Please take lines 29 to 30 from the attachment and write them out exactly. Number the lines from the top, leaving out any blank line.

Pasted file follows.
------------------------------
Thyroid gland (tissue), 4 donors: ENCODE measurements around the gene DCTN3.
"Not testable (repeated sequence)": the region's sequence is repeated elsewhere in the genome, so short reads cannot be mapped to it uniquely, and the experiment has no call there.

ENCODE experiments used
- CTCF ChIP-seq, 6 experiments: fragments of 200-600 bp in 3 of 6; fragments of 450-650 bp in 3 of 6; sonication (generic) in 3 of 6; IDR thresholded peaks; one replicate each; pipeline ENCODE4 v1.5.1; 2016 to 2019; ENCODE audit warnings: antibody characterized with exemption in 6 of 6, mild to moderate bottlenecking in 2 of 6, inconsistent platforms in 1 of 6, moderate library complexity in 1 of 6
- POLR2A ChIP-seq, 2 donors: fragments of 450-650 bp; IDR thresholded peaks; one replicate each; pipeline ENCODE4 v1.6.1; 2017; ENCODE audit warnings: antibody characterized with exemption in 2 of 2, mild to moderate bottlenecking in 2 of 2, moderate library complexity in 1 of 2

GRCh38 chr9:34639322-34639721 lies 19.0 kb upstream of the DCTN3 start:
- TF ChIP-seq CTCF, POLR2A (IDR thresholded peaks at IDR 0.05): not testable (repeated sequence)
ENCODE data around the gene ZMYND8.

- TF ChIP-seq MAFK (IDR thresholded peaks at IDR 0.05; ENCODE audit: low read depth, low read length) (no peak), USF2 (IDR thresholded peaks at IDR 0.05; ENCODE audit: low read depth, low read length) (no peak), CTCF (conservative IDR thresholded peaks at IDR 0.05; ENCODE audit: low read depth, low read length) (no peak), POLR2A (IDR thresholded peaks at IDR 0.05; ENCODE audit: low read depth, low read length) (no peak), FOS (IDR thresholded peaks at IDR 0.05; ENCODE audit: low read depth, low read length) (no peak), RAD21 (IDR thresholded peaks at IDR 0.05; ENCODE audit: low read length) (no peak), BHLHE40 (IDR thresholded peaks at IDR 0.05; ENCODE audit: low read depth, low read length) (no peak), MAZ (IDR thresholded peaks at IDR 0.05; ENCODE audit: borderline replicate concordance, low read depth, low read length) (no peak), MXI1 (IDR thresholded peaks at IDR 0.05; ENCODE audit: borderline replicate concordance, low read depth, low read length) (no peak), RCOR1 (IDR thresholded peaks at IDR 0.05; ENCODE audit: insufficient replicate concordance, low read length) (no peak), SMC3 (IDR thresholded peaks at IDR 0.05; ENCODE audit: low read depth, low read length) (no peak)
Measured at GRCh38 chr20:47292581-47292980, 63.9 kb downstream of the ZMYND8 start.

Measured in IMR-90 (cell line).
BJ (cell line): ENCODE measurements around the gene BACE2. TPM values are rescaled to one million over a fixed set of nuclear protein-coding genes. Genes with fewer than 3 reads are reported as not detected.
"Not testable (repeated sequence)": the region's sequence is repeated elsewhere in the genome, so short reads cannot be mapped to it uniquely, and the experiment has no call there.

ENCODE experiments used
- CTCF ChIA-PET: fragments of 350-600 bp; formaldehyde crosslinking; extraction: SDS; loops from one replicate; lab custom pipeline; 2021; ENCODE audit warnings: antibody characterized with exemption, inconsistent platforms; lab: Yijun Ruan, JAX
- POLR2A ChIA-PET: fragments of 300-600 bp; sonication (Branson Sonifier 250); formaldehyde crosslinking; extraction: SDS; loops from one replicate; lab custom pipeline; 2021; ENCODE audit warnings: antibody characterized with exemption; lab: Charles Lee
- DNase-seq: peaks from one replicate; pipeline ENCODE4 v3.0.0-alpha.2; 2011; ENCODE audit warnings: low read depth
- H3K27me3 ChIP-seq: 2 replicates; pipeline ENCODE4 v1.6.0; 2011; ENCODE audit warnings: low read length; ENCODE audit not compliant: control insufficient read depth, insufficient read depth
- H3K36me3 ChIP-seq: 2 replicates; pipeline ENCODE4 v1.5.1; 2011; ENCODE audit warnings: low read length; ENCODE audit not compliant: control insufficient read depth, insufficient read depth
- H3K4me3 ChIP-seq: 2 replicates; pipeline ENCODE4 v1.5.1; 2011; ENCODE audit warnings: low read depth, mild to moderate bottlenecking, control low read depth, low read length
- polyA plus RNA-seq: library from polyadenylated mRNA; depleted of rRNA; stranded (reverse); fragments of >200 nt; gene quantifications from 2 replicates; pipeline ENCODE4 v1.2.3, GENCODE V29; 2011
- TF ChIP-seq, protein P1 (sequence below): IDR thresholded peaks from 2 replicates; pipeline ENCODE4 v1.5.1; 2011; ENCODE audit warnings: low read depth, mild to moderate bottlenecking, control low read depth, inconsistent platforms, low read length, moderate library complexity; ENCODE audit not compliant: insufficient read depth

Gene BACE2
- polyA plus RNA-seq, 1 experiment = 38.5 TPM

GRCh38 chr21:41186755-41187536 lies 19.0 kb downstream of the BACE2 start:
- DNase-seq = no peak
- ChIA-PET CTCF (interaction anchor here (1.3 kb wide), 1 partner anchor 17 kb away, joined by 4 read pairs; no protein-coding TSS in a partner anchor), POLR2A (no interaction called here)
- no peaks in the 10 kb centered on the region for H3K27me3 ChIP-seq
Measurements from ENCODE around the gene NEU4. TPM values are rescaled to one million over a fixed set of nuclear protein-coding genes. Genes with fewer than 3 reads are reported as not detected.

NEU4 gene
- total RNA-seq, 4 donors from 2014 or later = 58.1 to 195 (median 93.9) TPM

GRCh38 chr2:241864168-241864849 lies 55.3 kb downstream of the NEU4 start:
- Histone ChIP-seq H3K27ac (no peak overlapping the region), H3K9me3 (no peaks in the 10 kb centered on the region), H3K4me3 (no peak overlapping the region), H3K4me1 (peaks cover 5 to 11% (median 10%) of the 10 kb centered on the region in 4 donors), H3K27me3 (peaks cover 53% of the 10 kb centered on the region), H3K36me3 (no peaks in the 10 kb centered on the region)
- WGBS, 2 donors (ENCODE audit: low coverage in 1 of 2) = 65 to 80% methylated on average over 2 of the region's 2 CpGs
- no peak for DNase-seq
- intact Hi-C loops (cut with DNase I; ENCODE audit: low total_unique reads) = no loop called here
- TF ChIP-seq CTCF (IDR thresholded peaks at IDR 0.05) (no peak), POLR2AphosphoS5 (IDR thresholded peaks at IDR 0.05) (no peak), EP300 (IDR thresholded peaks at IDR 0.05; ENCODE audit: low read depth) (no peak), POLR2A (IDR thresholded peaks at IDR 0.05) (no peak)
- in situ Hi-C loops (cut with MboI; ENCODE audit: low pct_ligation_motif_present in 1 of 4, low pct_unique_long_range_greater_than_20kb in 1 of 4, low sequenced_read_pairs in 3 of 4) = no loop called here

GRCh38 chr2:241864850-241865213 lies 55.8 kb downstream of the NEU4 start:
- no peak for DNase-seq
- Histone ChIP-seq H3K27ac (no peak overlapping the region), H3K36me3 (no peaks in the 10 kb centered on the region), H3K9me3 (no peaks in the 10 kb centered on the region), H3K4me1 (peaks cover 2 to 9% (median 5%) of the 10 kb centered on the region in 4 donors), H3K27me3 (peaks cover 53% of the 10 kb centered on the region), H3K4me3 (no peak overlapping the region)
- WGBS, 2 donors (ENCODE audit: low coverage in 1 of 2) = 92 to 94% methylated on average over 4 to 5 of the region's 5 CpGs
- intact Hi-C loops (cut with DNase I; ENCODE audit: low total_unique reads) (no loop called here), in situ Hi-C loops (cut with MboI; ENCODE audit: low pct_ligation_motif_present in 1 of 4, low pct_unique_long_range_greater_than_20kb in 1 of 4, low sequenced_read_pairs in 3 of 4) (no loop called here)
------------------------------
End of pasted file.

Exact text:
Measurements from ENCODE around the gene NEU4. TPM values are rescaled to one million over a fixed set of nuclear protein-coding genes. Genes with fewer than 3 reads are reported as not detected.

NEU4 gene